When Riverhead Books yanked Margaret B. Jones’s fabricated memoir Love and Consequences from the market in early March, the literary world surged with all the usual anxieties of quality control. Should nonfiction authors submit to fact-checking protocols, as magazine writers routinely do? And if so, how can editors and writers collaborate closely under the assumption that the submitting writer may well be a charlatan? How can editors–let alone readers–reasonably expect to encounter anything resembling “the truth” on a printed page, anyway?
Lost amid such tail-chasing reveries is what you might call the demand side of the struggle for authenticity in the literary genre of memoir. As observers fret over how it is that a major house like Riverhead could be gulled by a scheming prevaricator, it seems at least as worthwhile to ask what makes fictions such as Love and Consequences so compelling to publishing professionals in the first place.
You can glean a bit of this appeal by reviewing the facts of the memoir’s exposure. In late February, Jones (whose real name is Margaret Seltzer) sat for a gushing profile in the New York Times‘s “House and Home” section. After the profile ran, Seltzer’s sister outed her as not the hardened half-white, half-Native American South Central gangbanger she claimed to be but rather as a privileged daughter of Sherman Oaks, a tony section of LA, who graduated from North Hollywood’s Campbell Hall, the same Episcopalian Day School that had incubated the Olsen twins. These revelations sat awkwardly alongside the profile, which burbled that Jones was “a consummate storyteller and analyst of inner-city pathology”; an accompanying online slideshow supplied a bit of gender essentialism for good measure, noting that “unlike several other recent gang memoirs, all written by men, Ms. Jones’s story is told from a nurturer’s point of view.”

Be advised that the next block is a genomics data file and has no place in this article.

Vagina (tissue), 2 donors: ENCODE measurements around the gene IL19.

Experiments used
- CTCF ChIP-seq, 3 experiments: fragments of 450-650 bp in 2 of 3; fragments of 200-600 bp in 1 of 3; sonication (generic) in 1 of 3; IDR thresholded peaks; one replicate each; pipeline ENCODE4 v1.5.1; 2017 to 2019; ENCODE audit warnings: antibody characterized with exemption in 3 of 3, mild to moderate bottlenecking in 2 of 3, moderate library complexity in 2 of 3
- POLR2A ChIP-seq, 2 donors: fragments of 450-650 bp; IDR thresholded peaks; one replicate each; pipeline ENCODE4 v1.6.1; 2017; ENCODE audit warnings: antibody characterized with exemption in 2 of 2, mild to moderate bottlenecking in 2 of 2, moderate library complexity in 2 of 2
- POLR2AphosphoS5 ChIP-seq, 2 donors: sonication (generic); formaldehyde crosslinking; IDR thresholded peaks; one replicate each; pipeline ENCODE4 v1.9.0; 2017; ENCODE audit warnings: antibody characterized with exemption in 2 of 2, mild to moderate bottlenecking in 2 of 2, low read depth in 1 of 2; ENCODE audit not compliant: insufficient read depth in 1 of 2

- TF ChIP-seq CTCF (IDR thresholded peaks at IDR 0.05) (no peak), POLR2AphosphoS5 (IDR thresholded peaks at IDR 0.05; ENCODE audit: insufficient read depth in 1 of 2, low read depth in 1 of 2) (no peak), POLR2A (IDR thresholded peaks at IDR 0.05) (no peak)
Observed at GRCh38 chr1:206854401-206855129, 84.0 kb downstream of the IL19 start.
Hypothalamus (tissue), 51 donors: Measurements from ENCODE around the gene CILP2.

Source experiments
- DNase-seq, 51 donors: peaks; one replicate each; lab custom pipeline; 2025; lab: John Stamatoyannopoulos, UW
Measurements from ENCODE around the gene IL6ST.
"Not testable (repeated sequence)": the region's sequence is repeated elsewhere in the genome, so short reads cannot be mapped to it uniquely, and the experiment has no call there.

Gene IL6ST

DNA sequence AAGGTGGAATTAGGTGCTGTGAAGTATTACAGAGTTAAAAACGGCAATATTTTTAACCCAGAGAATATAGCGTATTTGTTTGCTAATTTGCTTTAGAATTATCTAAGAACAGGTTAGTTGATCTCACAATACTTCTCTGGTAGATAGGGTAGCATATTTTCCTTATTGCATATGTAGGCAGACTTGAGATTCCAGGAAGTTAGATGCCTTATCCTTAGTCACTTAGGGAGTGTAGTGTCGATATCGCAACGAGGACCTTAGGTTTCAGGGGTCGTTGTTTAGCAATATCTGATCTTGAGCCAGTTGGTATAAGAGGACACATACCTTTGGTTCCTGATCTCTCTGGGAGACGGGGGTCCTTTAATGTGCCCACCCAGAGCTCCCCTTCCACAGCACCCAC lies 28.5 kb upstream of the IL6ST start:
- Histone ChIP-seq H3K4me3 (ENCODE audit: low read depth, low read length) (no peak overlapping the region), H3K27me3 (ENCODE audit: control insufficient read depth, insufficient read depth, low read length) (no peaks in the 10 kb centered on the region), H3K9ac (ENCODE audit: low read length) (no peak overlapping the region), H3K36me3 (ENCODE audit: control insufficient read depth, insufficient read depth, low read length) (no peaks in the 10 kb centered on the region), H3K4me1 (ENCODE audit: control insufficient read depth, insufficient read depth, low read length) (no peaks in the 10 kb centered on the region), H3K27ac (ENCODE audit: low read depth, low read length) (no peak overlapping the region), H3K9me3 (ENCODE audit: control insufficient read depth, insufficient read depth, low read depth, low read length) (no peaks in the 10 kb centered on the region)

Such effusions were nothing, though, compared with the critical judgments of Times reviewer Michiko Kakutani, who marveled at how the book showcased a “novelist’s eye for the psychological detail and an anthropologist’s eye for social rituals and routines.” And even though the book’s gritty depictions of gangland squalor in South Central can “feel self-consciously novelistic at times,” Kakutani wrote, Jones nonetheless does “an amazing job of conjuring up her old neighborhood…both the brutal realities of a place where children learn to sleep on the floor to avoid the random bullets that might come smashing through the windows and walls at night, and the succor offered by family and friends.”
Such plaudits–echoed widely among the book’s initial reviewers–show that, content aside, Love and Consequences had hit the memoirist sweet spot: here was a wrenching narrative of personal triumph over adversity, pitching a tough but sentimental ingenue against the lurid doings of a cruel, dangerous world. The formula, indeed, was right there in the book’s subtitle: A Memoir of Hope and Survival.